Reading Books Instead of Kindles Can Improve Your Memory, Concentration and Beauty

Old-school books have attracted a lot of detractors in recent years. Environmentalists have decried them as “dead tree” mediums, while average readers often complain that they can be heavy, bulky and don’t travel well. Some have argued that it’s time to retire 15th century technology and embrace Kindles and other electronic reading devices.

Science, however, offers another view. According to numerous studies and expert opinions, reading physical books can improve memory, concentration and can even make you more physically attractive.

Memory: According to at least a studyconducted by researchers at the University of Stavanger in Norway, people who read real books remember what they read significantly better than people who read books on a Kindle and other e-readers.

“The haptic and tactile feedback of a Kindle does not provide the same support for the mental reconstruction of a story as a printed paperback book does,” said lead researcher Anne Mangen. concluded.

Part of the reason also has to do with the unique interaction required to read a real book. Mangen further speculated that “the fixity of text on paper and this very gradual unfolding of paper as you progress through a story is a kind of sensory dump, supporting the visual sense of progress when you read”.

Additional studies indicate that not being able to flip between pages or take notes easily further erodes the ability to store information in the brain’s long-term memory.

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Concentration: Others have argued Electronic reading has reduced our ability to understand and focus on the text in front of us. The hypothesis was supported by a survey conducted by Naomi Baron, author of Words on Screen: The Fate of Reading in a Digital World and executive Director for the American University Center for Teaching, Research and Learning. The baron said microphone, after speaking with 400 students aged 18 to 26 in the United States, Germany, Japan, India and Slovakia, the results were clear.

“If you ask students in this age group, where do you concentrate best, on what type of medium…depending on the country, between 92 and 94% of students said, ‘I concentrate better when I read some printouts”, ” Baron said. Baron also said that roughly the same percentage would prefer to use real books if price wasn’t a factor.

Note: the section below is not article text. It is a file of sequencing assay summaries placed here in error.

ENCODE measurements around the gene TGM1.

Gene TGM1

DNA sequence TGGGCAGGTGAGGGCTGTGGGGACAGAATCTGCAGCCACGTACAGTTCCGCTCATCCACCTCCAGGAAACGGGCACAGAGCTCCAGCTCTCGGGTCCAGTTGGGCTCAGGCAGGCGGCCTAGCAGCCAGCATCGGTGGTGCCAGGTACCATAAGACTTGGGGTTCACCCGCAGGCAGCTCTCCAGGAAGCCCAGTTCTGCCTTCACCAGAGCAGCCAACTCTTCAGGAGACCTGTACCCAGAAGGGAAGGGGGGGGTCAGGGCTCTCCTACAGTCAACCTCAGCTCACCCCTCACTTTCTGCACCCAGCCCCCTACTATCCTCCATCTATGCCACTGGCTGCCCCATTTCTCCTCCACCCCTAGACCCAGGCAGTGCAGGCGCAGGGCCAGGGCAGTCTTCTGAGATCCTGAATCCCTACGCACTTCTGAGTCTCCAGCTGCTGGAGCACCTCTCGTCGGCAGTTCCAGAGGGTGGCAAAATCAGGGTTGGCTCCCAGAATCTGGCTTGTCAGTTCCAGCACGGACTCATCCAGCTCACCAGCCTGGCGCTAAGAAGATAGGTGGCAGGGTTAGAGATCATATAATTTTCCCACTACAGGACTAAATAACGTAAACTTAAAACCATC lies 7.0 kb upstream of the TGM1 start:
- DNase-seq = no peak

Baron said the problem when reading with so many potential distractions could be summed up with an analogy: “If I put a bowl of crisps in front of you and say ‘I’ll be back in an hour, don’t spoil your appetite , ‘How many crisps are left?’

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Reading is sexy and makes you a more empathetic person. Like anyone who has seen the famous Reading hot guys The Instagram account will know, there are few things as sexy as reading an old-fashioned book. A casual scroll through its entries barely reveals a Kindle in sight. For more proof, looking through Craigslist’s Missed Connections reveal a number of examples of the passion reading real books can inspire.


Meanwhile, other studies have shown that people who read physical books were more empatheticand those who read an unpleasant story on an iPad were less moved than those who read it on an old-fashioned paper book.

So don’t burn the books just yet. The good news is that despite the alluring convenience and cost of e-reading devices, books have held on. Since peaking in 2012, e-reader sales have fallen sharply. In 2014, publishers Penguin Random House and Simon and Schuster lost 8.8% of their total profits, largely due to disappointing readership sales. Sales of the Barnes and Noble’s Nook Reader also fell in the same year.

“It’s a more personal connection when I read a book about electronics,” said Angela Groth, director of the Ardsley, New York Public Library. Microphoneadding grim predictions of closed libraries were completely off the mark. “Physical books are more popular than e-books.

“From what I’ve seen and experienced, they’re still chasing the books.”

About Marcia G. Hussain

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